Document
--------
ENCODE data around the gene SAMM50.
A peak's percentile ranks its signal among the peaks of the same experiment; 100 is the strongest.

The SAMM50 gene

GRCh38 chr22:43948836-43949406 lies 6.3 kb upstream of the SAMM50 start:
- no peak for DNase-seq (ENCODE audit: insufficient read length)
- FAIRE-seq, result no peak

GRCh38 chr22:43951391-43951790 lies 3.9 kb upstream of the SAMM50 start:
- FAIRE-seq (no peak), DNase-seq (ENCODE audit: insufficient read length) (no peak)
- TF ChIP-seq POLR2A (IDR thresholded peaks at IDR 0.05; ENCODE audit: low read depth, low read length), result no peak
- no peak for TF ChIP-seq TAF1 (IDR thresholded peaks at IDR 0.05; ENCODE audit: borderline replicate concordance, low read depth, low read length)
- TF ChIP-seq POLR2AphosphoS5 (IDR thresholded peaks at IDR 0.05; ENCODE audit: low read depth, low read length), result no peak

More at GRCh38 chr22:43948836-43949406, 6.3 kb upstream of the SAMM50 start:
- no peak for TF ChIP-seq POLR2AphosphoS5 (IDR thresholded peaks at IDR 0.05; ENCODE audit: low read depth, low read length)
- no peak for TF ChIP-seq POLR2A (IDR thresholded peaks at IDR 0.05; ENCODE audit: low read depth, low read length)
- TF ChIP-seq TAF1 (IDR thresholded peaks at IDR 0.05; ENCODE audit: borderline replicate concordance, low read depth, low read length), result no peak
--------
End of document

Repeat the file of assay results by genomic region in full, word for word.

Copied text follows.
ENCODE data around the gene SAMM50.
A peak's percentile ranks its signal among the peaks of the same experiment; 100 is the strongest.

The SAMM50 gene

GRCh38 chr22:43948836-43949406 lies 6.3 kb upstream of the SAMM50 start:
- no peak for DNase-seq (ENCODE audit: insufficient read length)
- FAIRE-seq, result no peak

GRCh38 chr22:43951391-43951790 lies 3.9 kb upstream of the SAMM50 start:
- FAIRE-seq (no peak), DNase-seq (ENCODE audit: insufficient read length) (no peak)
- TF ChIP-seq POLR2A (IDR thresholded peaks at IDR 0.05; ENCODE audit: low read depth, low read length), result no peak
- no peak for TF ChIP-seq TAF1 (IDR thresholded peaks at IDR 0.05; ENCODE audit: borderline replicate concordance, low read depth, low read length)
- TF ChIP-seq POLR2AphosphoS5 (IDR thresholded peaks at IDR 0.05; ENCODE audit: low read depth, low read length), result no peak

More at GRCh38 chr22:43948836-43949406, 6.3 kb upstream of the SAMM50 start:
- no peak for TF ChIP-seq POLR2AphosphoS5 (IDR thresholded peaks at IDR 0.05; ENCODE audit: low read depth, low read length)
- no peak for TF ChIP-seq POLR2A (IDR thresholded peaks at IDR 0.05; ENCODE audit: low read depth, low read length)
- TF ChIP-seq TAF1 (IDR thresholded peaks at IDR 0.05; ENCODE audit: borderline replicate concordance, low read depth, low read length), result no peak